12. James R Just this guy, you know? Staff Member

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    34,678
    Again, you posted the same article in the previous thread, did you not? Like I said, it seems you have nothing new to add to our previous discussion.

    I'll settle for pointing out two errors in the article: one from Rovelli, and one from the writer of the piece.

    In fact, in the reference frame of the "present here", there is one and only one "special moment" at Proxima b that would share the same time coordinate as "now" here.

    Of course, an observer flying through space somewhere else would not necessarily say that the "present here" on Earth and that "special moment" on Proxima b happened simultaneously in his or her frame of reference. Maybe that was the point that Rovelli was making and he didn't express it clearly, or the part that was quoted was taken out of context. Otherwise, Rovelli is just wrong about this.

    This is the journalist's error.

    The fact that the person in London and the person in New York are experiencing different daylight conditions doesn't mean they don't share "the same time". A time zone is not time. Time zones on Earth are just a convenience; they don't tell us anything fundamental about time itself.

    If you drop a glass and it breaks at some instant in London, there will be one unique instant in New York at which that glass broke, too. The fact that it happened at 12 noon in the London time zone, when that instant was labelled as 7 am in New York is irrelevant.
     
  13. Q-reeus Valued Senior Member

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    3,692
    Someone is for sure.
    I gave a Wikipedia link. Check it out this time.
    You're out on a limb again. When observer A in frame S has zero relative displacement along the relative velocity axis to observer B in frame S', there is zero nonsimultaneity, regardless of relative speed. That is basic! The formula for time transformation makes it explicit e.g. Section 3.1, eqn (3.1) here:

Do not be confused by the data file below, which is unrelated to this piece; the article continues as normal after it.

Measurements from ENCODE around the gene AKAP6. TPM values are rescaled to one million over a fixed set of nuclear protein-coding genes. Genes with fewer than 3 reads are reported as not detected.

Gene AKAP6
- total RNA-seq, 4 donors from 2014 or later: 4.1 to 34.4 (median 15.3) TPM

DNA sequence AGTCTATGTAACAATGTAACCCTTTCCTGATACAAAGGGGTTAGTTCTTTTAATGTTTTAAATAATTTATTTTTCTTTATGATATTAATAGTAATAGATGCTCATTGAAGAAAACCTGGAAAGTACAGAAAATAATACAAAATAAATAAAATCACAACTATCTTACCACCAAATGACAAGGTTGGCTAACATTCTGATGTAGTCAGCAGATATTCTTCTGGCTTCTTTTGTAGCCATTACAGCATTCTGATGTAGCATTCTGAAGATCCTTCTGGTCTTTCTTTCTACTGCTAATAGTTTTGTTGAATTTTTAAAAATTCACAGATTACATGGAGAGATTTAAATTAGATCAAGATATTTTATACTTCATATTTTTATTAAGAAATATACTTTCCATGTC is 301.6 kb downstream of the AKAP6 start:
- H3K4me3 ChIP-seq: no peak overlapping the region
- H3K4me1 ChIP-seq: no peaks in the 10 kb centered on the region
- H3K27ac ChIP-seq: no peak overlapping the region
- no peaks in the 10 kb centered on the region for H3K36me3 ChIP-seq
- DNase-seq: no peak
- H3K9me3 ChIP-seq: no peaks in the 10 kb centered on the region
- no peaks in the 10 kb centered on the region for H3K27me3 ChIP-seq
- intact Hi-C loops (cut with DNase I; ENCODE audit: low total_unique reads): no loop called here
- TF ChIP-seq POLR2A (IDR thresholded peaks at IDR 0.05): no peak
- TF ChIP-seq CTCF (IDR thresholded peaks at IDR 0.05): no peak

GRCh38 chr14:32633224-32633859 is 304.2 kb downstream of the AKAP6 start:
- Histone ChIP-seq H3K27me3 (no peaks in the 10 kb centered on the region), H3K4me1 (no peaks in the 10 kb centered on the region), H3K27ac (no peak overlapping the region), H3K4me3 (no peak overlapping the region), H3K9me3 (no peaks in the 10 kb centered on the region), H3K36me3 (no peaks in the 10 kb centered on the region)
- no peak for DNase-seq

https://users.physics.ox.ac.uk/~smithb/website/coursenotes/rel_A.pdf
    The inverse transformation is shown in eqn (3.5)
    Need help interpreting that simple expression? If x there is zero, we have a broadside situation and there is zero nonsimultaneity, even though relative clock rates are different. Savvy?
    AE established the principle of nonsimultaneity based on signal propagations. Again - go back and actually look at that Wikipedia ref I linked to earlier.
    And btw, re that in red, it very much depends on 'how fast they do that'. In a Newtonian universe c is infinite and nonsimultaneity would not exist, as eqn (3.1) makes obvious.
     
  14. DaveC426913 Valued Senior Member

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    So, Michael - after claiming many times there is no such thing as the past - acknowledges the past.

    And of course, has to rename it.

    This is dumb Michael, you're contradicting your own assertions.
     
  15. James R Just this guy, you know? Staff Member

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    You're repeating yourself. We already agreed that one of us is mistaken. I think it's you again.

    There was no need. I went back and checked it, just in case, and it was what I expected it would be.

    Nope.

    You're talking about two events that happen at the same place, there. If such events are simultaneous in one frame, they are simultaneous in every frame. Is that all you're saying? How is that relevant to anything I wrote?

    No. Do you?

    How is this relevant to anything I wrote?

    At least you've narrowed down your supposed objection to a specific pair of events now, even if you are confusing events with observers. Anyway, it's a non-issue.

    Maybe, maybe not. Does it matter how he established it?

    Why? Nothing you have said impacts on what I wrote.

    No. The same argument about signalling delays would apply to sound waves or any other kind of wave. It wouldn't need to depend on the speed of light.